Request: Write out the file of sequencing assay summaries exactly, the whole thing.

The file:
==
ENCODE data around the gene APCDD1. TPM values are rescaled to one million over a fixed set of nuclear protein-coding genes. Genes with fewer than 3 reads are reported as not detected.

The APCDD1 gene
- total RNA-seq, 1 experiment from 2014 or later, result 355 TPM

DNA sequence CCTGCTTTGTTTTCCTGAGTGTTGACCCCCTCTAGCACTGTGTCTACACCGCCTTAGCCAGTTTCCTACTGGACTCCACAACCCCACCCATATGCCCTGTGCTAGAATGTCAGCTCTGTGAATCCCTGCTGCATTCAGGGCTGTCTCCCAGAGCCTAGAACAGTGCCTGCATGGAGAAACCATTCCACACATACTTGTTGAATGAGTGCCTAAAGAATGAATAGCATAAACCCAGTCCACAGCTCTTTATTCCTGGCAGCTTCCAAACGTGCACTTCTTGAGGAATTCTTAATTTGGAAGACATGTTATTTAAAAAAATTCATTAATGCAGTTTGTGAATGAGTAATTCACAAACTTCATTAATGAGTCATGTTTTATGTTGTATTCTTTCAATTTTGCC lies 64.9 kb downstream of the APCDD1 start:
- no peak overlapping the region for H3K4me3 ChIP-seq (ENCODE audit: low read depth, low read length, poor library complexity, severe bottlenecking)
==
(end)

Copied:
ENCODE data around the gene APCDD1. TPM values are rescaled to one million over a fixed set of nuclear protein-coding genes. Genes with fewer than 3 reads are reported as not detected.

The APCDD1 gene
- total RNA-seq, 1 experiment from 2014 or later, result 355 TPM

DNA sequence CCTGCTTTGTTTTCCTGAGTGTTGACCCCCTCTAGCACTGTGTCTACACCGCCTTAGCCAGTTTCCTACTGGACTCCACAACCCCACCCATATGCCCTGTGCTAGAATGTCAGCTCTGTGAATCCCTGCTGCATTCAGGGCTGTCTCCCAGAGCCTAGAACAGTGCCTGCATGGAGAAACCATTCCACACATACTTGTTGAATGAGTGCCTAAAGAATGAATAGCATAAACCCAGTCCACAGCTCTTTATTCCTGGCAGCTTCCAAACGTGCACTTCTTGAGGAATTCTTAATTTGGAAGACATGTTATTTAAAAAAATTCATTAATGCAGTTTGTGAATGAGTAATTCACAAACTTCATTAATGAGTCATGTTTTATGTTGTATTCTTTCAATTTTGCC lies 64.9 kb downstream of the APCDD1 start:
- no peak overlapping the region for H3K4me3 ChIP-seq (ENCODE audit: low read depth, low read length, poor library complexity, severe bottlenecking)